But, measured up to its contemporaries, the C-300 was fast at least as far as its top-end capabilities. In 1955,  a nearly stock version of the car whizzed through the flying mile on Daytona Beach at 127.58 miles per hour, eclipsing the prior mark by 7 miles per hour. The C-300 dominated NASCAR in 1955 during the period when “stock car” racing meant the racing cars were in fact,  similar to the cars you could buy in dealer showrooms.

Comfy vehicle at a price

Though, for all its racing successes, the C-300 was truly a “boulevardier” in the European sense-a big, fast car stuffed with creature comforts that included power windows, power seats, leather upholstery,  power radio antenna, air conditioning and a wide variety of other options. Its list price of more than $4,100 made it one of the most expensive American cars you could acquire.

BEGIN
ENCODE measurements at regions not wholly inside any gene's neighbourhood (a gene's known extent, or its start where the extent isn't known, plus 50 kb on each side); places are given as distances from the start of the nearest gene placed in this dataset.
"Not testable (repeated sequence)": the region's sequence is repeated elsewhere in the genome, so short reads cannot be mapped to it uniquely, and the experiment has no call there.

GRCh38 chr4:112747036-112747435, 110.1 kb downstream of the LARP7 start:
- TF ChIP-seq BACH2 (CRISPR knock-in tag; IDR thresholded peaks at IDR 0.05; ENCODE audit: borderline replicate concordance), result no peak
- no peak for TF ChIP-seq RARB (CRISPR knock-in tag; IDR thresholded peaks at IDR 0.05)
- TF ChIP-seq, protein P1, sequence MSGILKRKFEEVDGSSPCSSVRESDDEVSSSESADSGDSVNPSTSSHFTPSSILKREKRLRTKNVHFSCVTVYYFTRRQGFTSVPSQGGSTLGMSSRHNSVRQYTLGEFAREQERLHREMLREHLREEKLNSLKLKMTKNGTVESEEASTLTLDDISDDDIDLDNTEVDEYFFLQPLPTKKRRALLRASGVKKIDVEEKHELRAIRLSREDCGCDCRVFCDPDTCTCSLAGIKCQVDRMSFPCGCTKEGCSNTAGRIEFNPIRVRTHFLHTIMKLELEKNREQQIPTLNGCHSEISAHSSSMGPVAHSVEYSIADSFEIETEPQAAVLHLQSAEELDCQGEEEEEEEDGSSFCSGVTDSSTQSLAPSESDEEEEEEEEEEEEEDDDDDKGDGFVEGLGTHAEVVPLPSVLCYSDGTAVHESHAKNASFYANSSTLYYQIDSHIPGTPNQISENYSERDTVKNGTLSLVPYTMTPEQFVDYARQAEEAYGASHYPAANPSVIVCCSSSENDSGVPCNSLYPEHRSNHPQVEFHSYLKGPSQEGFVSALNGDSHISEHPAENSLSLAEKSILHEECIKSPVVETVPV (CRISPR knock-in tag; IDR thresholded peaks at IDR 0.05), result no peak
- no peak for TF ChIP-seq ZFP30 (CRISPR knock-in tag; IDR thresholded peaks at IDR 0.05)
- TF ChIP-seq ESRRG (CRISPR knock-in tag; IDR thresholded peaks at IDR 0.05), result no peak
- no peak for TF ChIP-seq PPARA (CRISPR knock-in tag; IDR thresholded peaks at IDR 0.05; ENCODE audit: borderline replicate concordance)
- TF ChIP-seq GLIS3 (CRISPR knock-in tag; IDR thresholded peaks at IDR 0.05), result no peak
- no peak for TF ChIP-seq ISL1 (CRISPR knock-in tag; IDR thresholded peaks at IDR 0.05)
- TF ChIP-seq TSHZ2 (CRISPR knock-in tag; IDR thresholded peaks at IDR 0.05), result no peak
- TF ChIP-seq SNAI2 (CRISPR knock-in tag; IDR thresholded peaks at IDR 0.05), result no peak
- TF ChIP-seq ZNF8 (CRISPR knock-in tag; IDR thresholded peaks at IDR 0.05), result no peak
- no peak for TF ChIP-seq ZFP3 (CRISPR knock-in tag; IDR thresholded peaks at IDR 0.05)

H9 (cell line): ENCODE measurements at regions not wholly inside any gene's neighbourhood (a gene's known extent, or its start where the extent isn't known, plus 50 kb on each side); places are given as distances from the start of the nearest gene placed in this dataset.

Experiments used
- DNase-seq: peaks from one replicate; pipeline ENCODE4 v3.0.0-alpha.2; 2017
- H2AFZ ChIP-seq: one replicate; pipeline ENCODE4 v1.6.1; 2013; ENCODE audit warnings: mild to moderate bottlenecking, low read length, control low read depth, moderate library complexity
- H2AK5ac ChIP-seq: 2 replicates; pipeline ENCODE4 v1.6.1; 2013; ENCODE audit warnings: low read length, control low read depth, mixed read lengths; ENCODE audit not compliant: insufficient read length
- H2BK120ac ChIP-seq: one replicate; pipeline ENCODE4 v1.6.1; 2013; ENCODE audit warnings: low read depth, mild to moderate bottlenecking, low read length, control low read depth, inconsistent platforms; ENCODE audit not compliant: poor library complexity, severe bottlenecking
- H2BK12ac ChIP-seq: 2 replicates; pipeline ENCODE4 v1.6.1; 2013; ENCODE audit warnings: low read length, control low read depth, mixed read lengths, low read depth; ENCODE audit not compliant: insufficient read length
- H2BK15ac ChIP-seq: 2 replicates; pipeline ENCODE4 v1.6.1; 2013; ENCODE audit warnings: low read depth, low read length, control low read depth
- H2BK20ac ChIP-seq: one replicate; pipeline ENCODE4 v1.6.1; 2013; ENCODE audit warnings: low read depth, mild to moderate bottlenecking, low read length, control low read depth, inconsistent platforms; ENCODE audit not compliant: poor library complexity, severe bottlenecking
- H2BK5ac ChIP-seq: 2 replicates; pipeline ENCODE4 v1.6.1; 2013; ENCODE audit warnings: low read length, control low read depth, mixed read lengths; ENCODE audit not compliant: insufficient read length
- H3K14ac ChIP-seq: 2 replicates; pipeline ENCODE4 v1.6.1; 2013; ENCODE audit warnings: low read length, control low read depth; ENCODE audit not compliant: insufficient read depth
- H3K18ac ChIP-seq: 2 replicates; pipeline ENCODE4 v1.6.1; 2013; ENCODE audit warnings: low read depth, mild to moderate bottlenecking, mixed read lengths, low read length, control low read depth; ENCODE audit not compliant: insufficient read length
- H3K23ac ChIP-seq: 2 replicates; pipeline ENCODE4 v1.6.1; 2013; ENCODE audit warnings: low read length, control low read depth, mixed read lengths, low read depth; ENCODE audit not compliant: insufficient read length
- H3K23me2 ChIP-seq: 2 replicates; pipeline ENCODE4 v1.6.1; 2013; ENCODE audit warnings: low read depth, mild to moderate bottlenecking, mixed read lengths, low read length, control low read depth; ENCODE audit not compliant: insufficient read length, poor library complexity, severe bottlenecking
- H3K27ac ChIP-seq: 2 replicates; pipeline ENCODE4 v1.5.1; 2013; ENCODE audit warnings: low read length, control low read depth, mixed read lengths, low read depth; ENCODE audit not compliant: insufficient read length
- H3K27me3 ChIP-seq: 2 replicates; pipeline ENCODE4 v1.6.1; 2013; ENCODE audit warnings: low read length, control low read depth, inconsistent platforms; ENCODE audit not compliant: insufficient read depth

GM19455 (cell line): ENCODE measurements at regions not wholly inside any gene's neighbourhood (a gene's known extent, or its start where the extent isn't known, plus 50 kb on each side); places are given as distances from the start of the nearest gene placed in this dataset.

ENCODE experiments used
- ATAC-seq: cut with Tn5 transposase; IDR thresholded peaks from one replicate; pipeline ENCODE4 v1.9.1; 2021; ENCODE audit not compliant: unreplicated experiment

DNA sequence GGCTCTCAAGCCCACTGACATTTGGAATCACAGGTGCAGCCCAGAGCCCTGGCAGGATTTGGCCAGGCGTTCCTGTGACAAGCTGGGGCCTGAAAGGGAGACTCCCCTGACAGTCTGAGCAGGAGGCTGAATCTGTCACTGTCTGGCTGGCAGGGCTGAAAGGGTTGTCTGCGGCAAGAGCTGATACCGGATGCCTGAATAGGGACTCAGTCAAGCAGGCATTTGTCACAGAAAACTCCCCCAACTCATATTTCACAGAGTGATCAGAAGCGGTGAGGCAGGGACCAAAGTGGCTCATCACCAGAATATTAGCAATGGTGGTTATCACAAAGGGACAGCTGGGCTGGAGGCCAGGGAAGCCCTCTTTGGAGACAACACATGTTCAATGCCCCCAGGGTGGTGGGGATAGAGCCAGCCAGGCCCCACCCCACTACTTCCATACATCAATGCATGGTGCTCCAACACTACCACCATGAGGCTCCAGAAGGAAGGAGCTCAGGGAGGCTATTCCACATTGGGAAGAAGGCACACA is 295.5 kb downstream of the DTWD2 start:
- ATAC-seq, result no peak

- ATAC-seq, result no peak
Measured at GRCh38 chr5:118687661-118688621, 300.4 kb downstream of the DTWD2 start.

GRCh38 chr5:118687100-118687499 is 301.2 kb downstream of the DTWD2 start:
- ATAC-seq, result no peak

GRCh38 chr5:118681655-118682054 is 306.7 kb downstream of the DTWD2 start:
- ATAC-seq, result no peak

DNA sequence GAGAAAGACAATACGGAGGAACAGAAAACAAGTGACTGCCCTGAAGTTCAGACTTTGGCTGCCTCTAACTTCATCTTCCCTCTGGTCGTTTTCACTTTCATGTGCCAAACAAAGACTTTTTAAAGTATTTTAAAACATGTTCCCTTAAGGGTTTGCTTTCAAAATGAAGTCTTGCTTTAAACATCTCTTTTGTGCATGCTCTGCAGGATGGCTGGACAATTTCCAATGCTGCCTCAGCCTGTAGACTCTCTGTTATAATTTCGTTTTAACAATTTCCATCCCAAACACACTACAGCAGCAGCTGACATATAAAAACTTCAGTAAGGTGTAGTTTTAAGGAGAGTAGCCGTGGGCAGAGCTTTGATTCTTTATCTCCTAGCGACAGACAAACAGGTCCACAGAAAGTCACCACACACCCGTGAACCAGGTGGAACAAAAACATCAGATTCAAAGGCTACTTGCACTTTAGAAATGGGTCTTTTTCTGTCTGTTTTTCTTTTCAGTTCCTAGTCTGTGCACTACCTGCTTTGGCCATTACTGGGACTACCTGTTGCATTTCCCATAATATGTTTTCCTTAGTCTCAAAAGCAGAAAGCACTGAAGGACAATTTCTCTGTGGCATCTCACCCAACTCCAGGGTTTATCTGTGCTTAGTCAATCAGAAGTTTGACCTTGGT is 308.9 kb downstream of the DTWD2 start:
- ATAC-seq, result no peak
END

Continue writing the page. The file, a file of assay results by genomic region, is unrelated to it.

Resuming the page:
The C-300 was followed by a series of closely related Chrysler convertibles and  hardtops   that extended through the 1965 model year. Beginning in 1956,  each model year was designated  a letter as a suffix to the 300, so the ’56 model was the 300B, the ’57 the 300C and so forth through the ’65 300L. Chrysler Corporation, now part of DaimlerChrysler, tried to revive the mystique of the “letter series” with the 300M it  launched in the late 1990’s, but purists decried its absence of V-8 power and its 4-door configuration. Though a nice enough car, the 300M pales in comparison to the brio of the C-300 and its direct descendents, many of which also deserved to be called the “Greatest Car”. In any case, there is no question that the Chrysler C-300 made an impact that has reverberated for decades.